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Memories

1997 'West Side Story'

IMPRESSIONS

I saw the film many years ago, but the performance I saw in the Fieldsend Theatre at Peterhouse last night has made an impact out of all proportion. From the moment the lights went out (no curtain, of course) the sense of foreboding began, subtle, indefinable, but beautifully contrived by the overall production of Sue Vandoros with the co-operation of such artistes as Niki Loxton, prima ballerina of CAPAB and her husband Bert van Jaarsveld, also with his experience from there, which meant that the choreography and scenery were spell-binding to begin with. Add to that a cast of forty boys and girls and members of staff, very varied, talented and highly trained, and we were kept in a state of attentive anticipation through to the shattering climax.

It is not easy to perform before your peers, and as the vast majority of the audience on the first night consisted of fellow students, they might easily have spoilt the audience participation with mindless giggles and guffaws, as I have observed on previous such occasions. This nearly happened at the first hint of genuine love between Tony and Maria, as if such a tender emotion would be too primitive for our sophisticates to stomach. But unperturbed, Matthew McChlery and Melanie Donald pressed on, and their sincerity won the day. Their singing of those two show-stoppers, Maria and I Feel Pretty are still with me, a haunting memory.

The story line
I guess we all know the story, a modern Americanisation of Romeo and Juliet. The feuding families of Montague and Capulet of Verona are replaced by two street gangs calling themselves the Jets and the Sharks. Romeo and Juliet become Tony and Maria. I need not pursue the analogy. And anyway, sitting at the back, I found it- hard to identify characters on the stage with names on my programme. That didn't matter. They were real characters. And the grouping and crowd movements interwoven with the dancing so well drilled that they appeared convincingly spontaneous. The giggles of the girls and the guffaws of the guys in the audience faded away and all of us were riveted by the drama, as that pair of star- crossed lovers took their way along the passage of their death-marked love.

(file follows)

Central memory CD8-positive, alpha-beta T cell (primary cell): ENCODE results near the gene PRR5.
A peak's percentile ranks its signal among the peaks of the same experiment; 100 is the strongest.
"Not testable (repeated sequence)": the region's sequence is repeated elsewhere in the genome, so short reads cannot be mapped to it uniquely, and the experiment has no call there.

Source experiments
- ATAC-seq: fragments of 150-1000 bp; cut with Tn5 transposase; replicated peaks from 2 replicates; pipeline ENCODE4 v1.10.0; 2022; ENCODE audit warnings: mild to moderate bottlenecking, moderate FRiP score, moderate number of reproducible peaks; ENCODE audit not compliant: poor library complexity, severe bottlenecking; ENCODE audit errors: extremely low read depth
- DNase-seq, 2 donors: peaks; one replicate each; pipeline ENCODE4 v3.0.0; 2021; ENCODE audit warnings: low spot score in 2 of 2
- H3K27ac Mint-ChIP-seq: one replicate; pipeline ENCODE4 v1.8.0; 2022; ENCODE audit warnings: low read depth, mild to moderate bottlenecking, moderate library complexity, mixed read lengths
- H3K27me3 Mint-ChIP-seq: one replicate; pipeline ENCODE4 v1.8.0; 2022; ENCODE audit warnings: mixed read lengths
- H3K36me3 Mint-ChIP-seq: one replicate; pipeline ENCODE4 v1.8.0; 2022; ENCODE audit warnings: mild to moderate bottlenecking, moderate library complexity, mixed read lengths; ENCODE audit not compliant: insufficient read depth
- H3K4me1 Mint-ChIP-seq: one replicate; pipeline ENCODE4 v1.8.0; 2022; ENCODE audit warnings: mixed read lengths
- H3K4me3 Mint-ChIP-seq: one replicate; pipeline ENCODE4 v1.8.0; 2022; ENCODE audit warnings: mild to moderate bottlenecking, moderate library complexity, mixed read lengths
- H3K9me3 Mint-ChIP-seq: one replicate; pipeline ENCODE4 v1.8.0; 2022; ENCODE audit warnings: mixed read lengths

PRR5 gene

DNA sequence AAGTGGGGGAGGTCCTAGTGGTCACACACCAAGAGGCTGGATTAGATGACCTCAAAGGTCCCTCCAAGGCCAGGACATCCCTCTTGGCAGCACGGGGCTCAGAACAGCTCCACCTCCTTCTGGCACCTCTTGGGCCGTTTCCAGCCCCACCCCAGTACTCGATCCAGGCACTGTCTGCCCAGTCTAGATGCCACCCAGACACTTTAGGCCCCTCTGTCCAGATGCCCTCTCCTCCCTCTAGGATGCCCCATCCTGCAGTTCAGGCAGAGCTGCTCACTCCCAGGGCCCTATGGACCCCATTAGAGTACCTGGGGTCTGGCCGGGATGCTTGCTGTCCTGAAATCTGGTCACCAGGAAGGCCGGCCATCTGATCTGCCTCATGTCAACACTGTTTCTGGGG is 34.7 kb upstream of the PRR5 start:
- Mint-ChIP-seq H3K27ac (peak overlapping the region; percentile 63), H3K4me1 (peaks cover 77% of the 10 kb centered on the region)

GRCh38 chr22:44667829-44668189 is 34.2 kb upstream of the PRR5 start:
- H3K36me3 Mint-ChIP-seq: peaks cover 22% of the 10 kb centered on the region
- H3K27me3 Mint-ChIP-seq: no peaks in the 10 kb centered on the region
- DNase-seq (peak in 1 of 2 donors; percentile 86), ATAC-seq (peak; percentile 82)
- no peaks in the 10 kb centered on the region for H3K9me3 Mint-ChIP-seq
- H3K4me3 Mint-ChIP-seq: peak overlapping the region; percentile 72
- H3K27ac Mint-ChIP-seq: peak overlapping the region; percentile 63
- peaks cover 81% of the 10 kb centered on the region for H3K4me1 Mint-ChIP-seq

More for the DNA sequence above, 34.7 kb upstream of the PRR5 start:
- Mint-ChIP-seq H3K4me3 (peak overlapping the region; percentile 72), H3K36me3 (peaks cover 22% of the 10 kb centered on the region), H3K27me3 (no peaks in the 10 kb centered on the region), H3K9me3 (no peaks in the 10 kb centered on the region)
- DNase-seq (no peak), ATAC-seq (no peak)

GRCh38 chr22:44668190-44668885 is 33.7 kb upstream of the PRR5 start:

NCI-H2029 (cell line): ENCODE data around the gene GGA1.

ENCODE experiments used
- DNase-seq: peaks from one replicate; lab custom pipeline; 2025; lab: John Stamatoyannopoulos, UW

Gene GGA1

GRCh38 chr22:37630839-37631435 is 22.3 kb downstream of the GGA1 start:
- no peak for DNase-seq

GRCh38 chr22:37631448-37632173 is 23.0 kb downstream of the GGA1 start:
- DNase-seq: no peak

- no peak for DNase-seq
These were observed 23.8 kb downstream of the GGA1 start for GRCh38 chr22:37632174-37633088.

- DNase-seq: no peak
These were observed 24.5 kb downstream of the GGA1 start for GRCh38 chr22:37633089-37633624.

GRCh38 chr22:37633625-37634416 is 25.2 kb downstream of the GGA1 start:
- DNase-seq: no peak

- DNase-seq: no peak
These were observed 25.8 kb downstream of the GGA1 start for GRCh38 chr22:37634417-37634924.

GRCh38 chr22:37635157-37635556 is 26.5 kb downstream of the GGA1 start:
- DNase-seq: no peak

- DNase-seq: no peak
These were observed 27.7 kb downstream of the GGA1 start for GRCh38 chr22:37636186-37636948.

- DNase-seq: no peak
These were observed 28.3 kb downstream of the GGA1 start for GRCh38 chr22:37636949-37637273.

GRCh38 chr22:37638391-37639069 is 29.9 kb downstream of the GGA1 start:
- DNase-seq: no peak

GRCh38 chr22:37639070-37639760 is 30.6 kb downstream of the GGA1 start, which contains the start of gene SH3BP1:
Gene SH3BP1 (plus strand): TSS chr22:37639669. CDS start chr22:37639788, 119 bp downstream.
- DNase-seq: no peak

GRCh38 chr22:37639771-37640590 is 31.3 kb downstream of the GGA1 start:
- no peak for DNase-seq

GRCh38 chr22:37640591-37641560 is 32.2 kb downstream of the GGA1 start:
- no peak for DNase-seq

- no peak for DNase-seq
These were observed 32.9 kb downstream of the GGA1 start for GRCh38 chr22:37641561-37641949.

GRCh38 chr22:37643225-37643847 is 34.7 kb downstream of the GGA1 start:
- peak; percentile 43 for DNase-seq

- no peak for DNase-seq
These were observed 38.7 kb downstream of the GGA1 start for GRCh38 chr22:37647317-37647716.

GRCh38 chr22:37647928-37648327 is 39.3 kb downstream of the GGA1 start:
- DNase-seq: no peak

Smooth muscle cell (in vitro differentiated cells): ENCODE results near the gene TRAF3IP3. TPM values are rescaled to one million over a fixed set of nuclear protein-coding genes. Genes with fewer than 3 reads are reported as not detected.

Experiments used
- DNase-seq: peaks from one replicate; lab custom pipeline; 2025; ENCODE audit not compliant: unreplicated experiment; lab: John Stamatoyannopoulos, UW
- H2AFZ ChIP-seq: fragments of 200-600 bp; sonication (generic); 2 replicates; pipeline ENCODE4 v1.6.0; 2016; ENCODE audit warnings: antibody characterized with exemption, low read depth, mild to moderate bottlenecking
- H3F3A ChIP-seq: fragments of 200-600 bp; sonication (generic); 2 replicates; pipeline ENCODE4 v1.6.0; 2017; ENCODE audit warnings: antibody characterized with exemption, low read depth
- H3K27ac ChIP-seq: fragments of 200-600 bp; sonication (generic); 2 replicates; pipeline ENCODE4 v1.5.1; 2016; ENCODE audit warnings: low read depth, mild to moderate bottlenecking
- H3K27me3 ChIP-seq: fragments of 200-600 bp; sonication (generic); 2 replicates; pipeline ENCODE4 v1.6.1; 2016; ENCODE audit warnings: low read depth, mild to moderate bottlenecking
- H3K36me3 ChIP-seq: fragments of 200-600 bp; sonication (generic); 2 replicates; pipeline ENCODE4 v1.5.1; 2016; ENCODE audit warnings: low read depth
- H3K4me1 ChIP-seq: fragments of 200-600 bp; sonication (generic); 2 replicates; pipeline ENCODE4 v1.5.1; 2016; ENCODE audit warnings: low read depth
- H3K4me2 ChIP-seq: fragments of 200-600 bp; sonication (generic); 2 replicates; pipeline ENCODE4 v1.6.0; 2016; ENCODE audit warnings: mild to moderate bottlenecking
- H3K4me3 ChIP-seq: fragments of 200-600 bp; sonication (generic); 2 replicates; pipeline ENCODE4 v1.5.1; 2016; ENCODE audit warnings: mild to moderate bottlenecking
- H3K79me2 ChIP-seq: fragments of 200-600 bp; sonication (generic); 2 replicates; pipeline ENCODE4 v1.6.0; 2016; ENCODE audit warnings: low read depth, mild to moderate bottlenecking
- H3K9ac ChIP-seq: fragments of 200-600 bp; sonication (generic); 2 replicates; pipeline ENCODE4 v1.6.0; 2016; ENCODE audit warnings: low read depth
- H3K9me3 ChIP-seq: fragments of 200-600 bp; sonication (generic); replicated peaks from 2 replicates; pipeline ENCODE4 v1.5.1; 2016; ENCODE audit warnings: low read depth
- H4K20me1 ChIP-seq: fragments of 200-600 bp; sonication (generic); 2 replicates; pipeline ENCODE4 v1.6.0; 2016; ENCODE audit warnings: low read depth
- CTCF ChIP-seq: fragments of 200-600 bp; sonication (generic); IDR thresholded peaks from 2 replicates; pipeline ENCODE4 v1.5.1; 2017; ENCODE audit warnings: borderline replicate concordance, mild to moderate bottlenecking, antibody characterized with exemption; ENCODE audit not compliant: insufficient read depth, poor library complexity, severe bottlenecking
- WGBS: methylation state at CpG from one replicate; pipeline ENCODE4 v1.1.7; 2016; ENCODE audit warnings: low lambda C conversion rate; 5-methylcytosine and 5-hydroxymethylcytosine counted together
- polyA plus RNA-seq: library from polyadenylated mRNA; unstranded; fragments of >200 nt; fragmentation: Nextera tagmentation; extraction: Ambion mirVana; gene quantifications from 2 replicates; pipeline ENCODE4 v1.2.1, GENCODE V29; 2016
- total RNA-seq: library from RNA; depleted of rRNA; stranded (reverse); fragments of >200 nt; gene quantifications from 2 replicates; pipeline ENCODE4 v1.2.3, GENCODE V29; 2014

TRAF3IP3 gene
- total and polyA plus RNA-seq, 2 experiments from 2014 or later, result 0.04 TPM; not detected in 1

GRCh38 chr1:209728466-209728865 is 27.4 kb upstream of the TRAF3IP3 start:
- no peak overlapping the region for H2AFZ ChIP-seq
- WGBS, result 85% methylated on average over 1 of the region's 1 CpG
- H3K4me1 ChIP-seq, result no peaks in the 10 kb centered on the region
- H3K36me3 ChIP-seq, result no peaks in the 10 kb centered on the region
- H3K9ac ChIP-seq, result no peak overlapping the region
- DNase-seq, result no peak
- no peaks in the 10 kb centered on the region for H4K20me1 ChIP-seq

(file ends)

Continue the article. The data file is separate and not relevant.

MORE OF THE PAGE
Dazzling performances
What can one say about individual performances in such a magnificent team achievement! The dancers from those dainty petite ballerinas, Kim Blackwell and Lindsay Wells, right through to the whole cast, simply sparkled. Dancing became as normal as walking and much more graceful, enhanced by the colourful costumes produced by another team, Sue Buckland, Fay Loxton, Venita Valla and the mothers. And then there was the music. Composed by that famous American, Leonard Bernstein, and performed I by a polished little orchestra under the direction of Keith Nicholas, it skilfully set the tone of the changing moods of the story.

For, as in all good drama, there was both tragedy and comedy, laughter and tears, love and hate. For there was Tony, whose best friend was Riff, the leader of the Jets. And what he must do is fall in love at first sight with Maria, whose brother is the leader of the Sharks, and worse still she was intended to marry Chino, another Shark. In the event, Bernado kills Riff, Tony kills Bernado and Chino kills Tony. Shakespearean tragedy. Big stuff! Vimbai Makwavara and Wayne Lindsay were most convincing as Riff and Bernado. And I feel sure Shakespeare would have approved of Anita (Rugare Mahovo) and Anybody’s (Kate Mellon) whose rumbustious humour relieved the tragedy. Pete Roberts as officer Krupke supplied that essential touch of farce, and I liked Paul Davies Lt. Schrank, the typical American policeman, and the no-nonsense way he handled the gangs. Glad Hand (John Barrie) seemed to win their respect, too, with his efforts to break down their hostility, and George Gibson as Doc made his Drugstore a kind of home where he could chide them in a fatherly way for making this world a rotten place. But the remaining impression I have is of amazing changes of scenery, and a very lively cast, guys and dolls in great variety, no stereotypes, yet all blended in harmonious activity.

Richard Holderness

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